Where the opioid crisis had first been seen in parallel with drug cartels, street dealers and king pins, now, for the first time ever, the government is cracking down on another drug kingpin believed to be responsible for the crisis – pharmaceutical companies.
On Tuesday, authorities announced that Rochester Drug Cooperative (RDC), the nation’s sixth-largest pharmaceutical distributor has become the first major company to face federal criminal charges in connection to the opioid crisis.
“This Prosecution Is The First of Its Kind”
According to the complaint from the U.S. Attorney’s office, Rochester Drug Cooperative has been charged with failing to report thousands of suspicious orders of oxycodone, fentanyl and other controlled substances, while also defrauding the federal government.
Along with the company, RDC’s former chief executive, Laurence Doud III, has been placed under arrest by federal drug agents and was expected to appear in Manhattan federal court on Tuesday. Doud has been believed to be the first pharmaceutical executive associated with the nation’s opioid crisis to face a criminal charge of diverting drugs for an illegitimate purpose.
Additionally, William Pietruszewski, the former chief of compliance, pleaded guilty in a narcotics distribution conspiracy from January 2012 to March 2017 earlier in the month.
“This prosecution is the first of its kind,” said Geoffrey S. Berman, the United States attorney in Manhattan. “Our office will do everything in its power to combat this epidemic, from street-level dealers to the executives who illegally distribute drugs from their boardrooms.”
These charges not only signify the seizure of a white collar company, but come as a groundbreaking stance by the government to combat the raging opioid epidemic, which kills 130 Americans daily, according to the Centers for Disease Control and Prevention. Hence, for the first time, executives and RDC were charged exactly like street dealers and drug traffickers.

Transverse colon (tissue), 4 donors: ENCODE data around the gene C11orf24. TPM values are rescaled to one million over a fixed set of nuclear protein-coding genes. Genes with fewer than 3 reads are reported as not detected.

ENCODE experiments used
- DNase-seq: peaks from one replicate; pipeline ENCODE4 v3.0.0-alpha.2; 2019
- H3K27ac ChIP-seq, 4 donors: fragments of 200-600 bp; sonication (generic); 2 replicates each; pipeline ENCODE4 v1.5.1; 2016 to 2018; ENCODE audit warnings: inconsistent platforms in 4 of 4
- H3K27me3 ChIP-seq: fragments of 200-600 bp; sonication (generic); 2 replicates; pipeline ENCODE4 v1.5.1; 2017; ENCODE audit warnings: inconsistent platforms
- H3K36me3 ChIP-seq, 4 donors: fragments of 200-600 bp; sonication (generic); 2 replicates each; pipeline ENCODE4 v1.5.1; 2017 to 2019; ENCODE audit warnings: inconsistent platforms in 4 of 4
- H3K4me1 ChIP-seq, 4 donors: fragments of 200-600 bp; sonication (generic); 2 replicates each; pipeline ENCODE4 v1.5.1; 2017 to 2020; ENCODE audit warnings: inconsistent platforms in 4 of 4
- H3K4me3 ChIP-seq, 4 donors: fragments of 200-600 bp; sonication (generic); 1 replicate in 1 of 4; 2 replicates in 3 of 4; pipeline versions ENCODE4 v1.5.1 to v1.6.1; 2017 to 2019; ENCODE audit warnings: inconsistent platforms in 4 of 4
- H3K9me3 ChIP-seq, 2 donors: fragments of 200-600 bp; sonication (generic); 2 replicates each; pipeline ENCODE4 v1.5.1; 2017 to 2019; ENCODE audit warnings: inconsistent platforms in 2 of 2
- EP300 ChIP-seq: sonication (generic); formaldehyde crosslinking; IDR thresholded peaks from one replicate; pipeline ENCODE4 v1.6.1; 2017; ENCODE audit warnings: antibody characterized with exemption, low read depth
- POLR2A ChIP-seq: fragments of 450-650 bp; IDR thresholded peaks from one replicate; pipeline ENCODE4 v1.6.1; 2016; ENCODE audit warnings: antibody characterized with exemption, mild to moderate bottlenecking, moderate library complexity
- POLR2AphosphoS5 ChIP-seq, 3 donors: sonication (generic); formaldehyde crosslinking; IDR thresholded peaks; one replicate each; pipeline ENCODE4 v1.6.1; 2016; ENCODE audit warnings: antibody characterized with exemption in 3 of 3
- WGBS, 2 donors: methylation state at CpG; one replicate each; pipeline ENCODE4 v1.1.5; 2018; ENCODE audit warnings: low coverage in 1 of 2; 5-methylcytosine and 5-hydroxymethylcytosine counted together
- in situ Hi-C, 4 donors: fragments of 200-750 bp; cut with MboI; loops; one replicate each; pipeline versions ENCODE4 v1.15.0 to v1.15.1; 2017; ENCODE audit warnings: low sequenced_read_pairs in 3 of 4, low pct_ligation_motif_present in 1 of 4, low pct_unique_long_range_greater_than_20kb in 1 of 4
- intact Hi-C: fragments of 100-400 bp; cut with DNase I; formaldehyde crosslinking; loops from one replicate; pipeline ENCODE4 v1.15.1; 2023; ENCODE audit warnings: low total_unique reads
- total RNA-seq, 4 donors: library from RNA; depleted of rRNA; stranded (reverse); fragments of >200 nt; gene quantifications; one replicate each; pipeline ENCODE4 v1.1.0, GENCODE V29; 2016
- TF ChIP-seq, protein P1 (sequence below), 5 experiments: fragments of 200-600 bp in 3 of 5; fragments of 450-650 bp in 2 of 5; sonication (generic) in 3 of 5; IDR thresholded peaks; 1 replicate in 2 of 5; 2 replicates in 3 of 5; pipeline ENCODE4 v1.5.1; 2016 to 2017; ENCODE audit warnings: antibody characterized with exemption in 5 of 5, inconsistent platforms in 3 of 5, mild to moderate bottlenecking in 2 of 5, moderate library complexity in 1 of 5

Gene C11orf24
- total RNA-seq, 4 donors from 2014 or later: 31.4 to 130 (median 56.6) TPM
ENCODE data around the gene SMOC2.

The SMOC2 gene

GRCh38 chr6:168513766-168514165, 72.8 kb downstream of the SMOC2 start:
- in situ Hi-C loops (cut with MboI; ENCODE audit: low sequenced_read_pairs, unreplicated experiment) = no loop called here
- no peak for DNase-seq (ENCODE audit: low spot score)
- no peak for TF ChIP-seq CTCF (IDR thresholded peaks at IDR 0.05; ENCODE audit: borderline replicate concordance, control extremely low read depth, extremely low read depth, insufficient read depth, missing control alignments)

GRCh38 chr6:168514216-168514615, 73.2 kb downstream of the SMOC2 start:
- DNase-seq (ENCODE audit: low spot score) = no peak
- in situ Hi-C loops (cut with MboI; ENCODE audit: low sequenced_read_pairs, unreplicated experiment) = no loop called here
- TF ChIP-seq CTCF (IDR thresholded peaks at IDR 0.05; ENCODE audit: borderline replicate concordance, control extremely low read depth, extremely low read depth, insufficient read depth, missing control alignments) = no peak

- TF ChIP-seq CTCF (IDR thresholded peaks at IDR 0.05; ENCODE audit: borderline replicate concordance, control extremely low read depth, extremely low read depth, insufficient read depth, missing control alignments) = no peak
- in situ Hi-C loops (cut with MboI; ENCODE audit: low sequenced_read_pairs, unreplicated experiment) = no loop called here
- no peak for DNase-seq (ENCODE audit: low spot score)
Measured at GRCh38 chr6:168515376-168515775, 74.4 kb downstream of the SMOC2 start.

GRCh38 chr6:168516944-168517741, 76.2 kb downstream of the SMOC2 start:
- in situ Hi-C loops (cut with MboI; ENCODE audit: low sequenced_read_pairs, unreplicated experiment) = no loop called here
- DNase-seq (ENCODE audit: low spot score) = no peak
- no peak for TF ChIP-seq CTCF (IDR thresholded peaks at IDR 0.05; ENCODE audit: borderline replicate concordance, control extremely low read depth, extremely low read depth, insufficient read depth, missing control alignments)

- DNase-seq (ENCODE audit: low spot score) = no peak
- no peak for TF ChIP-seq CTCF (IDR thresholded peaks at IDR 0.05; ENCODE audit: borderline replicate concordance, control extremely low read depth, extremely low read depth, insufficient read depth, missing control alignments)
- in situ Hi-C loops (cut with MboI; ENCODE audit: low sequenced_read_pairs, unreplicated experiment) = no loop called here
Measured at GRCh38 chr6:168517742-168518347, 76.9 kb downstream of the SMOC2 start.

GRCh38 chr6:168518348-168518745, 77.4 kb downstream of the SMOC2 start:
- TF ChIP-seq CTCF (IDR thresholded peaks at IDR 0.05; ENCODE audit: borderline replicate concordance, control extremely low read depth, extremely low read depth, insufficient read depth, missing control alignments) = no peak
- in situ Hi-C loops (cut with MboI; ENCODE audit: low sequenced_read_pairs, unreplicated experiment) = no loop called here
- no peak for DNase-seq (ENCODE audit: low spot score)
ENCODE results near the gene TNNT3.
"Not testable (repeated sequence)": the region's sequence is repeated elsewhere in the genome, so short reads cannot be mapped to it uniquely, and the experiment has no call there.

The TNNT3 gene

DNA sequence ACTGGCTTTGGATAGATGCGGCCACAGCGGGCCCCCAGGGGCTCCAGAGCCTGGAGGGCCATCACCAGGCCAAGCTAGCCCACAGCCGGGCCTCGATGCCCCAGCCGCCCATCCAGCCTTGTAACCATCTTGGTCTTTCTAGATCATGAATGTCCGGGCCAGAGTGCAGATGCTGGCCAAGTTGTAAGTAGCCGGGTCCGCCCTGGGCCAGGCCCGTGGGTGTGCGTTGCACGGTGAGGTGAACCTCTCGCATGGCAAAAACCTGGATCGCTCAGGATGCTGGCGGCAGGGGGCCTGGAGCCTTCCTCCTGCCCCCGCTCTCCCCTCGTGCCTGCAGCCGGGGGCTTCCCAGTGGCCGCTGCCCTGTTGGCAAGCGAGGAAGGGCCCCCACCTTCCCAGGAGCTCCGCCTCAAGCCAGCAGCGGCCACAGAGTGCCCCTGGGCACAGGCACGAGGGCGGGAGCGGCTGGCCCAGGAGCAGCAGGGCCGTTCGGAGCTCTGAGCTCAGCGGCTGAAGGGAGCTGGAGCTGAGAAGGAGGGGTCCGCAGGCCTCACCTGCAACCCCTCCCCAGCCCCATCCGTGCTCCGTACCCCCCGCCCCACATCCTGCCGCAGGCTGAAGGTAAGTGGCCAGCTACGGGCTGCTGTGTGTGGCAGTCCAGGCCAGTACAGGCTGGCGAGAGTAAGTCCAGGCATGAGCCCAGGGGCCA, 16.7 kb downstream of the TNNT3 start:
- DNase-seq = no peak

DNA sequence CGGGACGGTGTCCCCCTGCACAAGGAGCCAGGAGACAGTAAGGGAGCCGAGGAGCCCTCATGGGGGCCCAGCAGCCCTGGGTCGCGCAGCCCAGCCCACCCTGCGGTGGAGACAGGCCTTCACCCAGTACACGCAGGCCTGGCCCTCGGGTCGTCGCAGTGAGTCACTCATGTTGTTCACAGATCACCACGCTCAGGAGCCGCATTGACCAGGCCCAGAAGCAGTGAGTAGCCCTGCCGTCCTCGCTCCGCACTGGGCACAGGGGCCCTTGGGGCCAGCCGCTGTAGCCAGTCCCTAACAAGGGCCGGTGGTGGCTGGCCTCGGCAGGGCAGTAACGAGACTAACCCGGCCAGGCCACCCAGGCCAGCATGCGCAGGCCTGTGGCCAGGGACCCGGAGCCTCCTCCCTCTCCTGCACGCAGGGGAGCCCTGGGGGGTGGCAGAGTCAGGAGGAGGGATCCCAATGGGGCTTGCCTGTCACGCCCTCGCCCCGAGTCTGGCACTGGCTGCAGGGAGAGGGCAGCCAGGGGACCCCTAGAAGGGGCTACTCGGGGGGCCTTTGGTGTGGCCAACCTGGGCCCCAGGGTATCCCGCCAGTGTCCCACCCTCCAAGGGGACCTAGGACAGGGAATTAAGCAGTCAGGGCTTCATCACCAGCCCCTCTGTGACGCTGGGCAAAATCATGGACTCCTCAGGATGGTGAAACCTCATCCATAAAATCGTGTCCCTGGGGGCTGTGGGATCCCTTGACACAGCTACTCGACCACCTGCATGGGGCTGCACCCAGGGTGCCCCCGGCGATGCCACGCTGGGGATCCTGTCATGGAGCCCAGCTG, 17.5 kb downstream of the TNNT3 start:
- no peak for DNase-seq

“They Did Not Want to Risk Losing Revenue”
According to the New York Times, the Drug Enforcement Administration (DEA) investigated RDC for over two years, after the company violated terms of a previous civil settlement over opioids. However, as of Tuesday, the company entered into a non-prosecution consent decree under which RDC agreed to accept responsibility and pay a $20 million penalty while taking other actions, according to the Department of Justice.
“RDC knowingly failed to operate an adequate system to detect, investigate and report to the DEA suspicious orders of controlled substances,” the complaint states, noting that between May 2012 and November 2016, RDC filled more than 1.5 million controlled substance orders from its pharmacy customers. During this period, the distributor only reported four orders as suspicious and failed to flag at least two thousand suspicious orders, according to prosecutors.
“During this period, RDC shipped large quantities of opioids to pharmacies that RDC knew exhibited dispensing patterns that suggested the pharmacies were dispensing controlled substances for illegitimate medical purposes,” court records said. “They did not report suspicious orders or pharmacy customers to the DEA because they did not want to risk losing revenue from these customers.”
“We made mistakes,” company spokesperson Jeff Eller said, according to the Times, “and RDC understands that these mistakes, directed by former management, have serious consequences.”
“We accept responsibility for those mistakes. We can do better, we are doing better, and we will do better,” Eller said in a statement. “Not only do we pledge to honor the letter and spirit of these agreements, we are also putting into place a world-class compliance program.”
While this is the first time criminal charges have been put in place, it’s not the first time a drug distributor has faced legal consequences from the opioid crisis. Companies like Cardinal Health and CVS are all paying settlements and fines related to the epidemic, however the criminal charges come as a relief to advocates, officials, and anyone who’s been impacted by the opioid epidemic.
“This prosecution is the first of its kind: Executives of a pharmaceutical distributor and the distributor itself have been charged with drug trafficking, trafficking the same drugs that are fueling the opioid epidemic that is ravaging this country,” U.S Attorney Geoffrey Berman said. “Our office will do everything in its power to combat this epidemic, from street-level dealers to the executives who illegally distribute drugs from their boardrooms.”